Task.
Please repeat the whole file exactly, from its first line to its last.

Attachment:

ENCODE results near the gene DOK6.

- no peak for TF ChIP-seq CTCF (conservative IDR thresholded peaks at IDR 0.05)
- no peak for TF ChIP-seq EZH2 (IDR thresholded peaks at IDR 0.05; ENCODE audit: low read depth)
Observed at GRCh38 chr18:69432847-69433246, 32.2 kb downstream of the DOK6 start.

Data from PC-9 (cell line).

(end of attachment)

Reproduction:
ENCODE results near the gene DOK6.

- no peak for TF ChIP-seq CTCF (conservative IDR thresholded peaks at IDR 0.05)
- no peak for TF ChIP-seq EZH2 (IDR thresholded peaks at IDR 0.05; ENCODE audit: low read depth)
Observed at GRCh38 chr18:69432847-69433246, 32.2 kb downstream of the DOK6 start.

Data from PC-9 (cell line).